US sees record 1m visa request from China
Updated: 2012-07-13 11:31
By Tan Yingzi in Washington (China Daily)
A booth at a tourism expo in Shanghai promotes driving tours to the United States. The US has speeded up processing of visa applications from China to boost tourism. Provided to China Daily
President Barack Obama's initiative to boost international tourism has pushed the US government to process a record 1 million visa applications from China so far during fiscal 2012.
"This extraordinary accomplishment represents visa processing growth of almost 43 percent over the same period last fiscal year, when we had processed just over 675,000 visa applications in China," the State Department announced Thursday.
The US federal government's fiscal year begins Oct 1 and ends Sept 30, so the department was referring to visa-processing totals through the end of the third quarter on June 30. As China Daily reported in April, through the first half of fiscal 2012, the State Department had processed 453,000 visa applications from Chinese citizens, up 46 percent from the first six months of fiscal 2011.
To reach the 1 million figure through the current fiscal year's first nine months, department staff at the US Embassy in Beijing and the four consulates across China processed at least 547,000 visa applications from Chinese citizens in the three months from April 1 through June 30 - reflecting especially high demand for the busy summer travel season.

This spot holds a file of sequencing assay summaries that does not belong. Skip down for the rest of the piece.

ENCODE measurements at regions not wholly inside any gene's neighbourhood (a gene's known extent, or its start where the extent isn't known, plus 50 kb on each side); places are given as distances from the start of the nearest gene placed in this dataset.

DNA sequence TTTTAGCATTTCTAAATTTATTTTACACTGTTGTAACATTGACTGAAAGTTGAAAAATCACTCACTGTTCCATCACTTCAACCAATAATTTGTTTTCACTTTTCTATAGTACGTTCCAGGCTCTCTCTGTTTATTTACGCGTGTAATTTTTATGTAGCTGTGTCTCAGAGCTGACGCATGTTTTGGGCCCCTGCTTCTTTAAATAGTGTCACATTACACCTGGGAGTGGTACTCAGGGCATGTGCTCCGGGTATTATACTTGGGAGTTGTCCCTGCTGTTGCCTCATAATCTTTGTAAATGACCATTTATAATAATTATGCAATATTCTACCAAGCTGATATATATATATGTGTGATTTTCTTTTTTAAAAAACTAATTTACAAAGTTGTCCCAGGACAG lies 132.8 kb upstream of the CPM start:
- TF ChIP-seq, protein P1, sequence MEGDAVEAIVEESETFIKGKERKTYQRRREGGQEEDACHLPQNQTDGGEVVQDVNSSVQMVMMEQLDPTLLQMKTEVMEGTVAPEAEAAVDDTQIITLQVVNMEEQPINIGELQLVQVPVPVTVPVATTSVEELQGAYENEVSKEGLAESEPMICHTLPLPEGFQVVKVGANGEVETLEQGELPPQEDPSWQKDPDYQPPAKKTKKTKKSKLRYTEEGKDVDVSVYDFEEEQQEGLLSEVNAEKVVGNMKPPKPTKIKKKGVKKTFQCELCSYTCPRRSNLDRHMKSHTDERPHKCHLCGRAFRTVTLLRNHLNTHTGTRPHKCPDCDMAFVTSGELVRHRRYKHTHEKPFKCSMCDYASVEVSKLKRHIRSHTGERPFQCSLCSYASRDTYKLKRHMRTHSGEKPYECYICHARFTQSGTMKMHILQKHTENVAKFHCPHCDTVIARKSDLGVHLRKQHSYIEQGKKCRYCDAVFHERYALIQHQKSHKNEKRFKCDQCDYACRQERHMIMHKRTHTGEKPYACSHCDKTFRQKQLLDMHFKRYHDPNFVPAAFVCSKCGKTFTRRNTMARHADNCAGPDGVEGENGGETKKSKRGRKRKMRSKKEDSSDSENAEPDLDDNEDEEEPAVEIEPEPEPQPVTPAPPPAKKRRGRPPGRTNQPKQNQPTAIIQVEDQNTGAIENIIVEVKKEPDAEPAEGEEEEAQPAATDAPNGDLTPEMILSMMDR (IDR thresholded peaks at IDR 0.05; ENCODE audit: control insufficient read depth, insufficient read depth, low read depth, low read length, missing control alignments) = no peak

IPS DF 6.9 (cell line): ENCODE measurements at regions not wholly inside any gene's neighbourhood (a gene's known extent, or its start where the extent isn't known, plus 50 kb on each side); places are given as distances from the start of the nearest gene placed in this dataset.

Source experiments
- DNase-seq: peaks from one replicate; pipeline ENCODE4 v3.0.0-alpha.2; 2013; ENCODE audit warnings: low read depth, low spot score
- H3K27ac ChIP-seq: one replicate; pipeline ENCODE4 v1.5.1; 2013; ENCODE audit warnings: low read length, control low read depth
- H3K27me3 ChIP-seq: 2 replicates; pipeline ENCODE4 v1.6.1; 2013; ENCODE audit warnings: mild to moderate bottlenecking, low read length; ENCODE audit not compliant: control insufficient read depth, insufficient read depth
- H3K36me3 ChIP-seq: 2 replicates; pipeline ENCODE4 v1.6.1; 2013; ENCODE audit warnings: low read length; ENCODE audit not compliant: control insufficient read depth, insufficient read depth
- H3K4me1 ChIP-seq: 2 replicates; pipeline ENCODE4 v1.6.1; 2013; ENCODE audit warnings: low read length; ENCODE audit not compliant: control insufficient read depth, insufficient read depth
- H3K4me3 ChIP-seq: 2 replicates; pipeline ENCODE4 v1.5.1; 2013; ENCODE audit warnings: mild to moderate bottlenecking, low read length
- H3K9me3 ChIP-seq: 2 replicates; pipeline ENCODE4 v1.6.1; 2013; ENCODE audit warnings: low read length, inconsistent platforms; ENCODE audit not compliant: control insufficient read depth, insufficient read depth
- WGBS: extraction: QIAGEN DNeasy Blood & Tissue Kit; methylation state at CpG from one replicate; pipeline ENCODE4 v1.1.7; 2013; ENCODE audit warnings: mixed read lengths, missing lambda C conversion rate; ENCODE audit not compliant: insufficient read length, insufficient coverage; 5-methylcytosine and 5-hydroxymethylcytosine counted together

The State Department credited the opening of more windows for interviews, expansion of consular office space and better-maintained waiting areas for visa processing at the Beijing embassy and its consulates in Chengdu, Guangzhou, Shanghai and Shenyang. Furthermore, it said the average waiting time for a visa interview has been reduced to about a week from the several months it used to take to get an appointment.
Dong Xue, a senior at Purdue University in Indiana, has just returned from China and it took her only a week to get a visa, even at the peak of summer. As a repeat traveler to the US, Dong was able to use a bank drop-off service to renew her visa. Without having to go for a personal interview, she submitted her paperwork through the bank and got her visa in five business days.
"As the Chengdu consulate (nearest to her hometown of Chongqing) was very busy then, their colleagues in Guangzhou processed my application," Dong told China Daily. "It's so fast. Usually it will take two weeks."
The Obama administration, pointing out the value of travel and tourism to the US economy, introduced in January a strategy to make the United States the top destination for foreign visitors. More than 1 million jobs could be created over the next decade if the US increases its share of the international travel market, Obama has said.
In 2011, about 1.18 million Chinese visited the United States and the number is expected to reach 2 million in 2015, according to the National Tourism Administration of China.
(China Daily 07/13/2012 page3)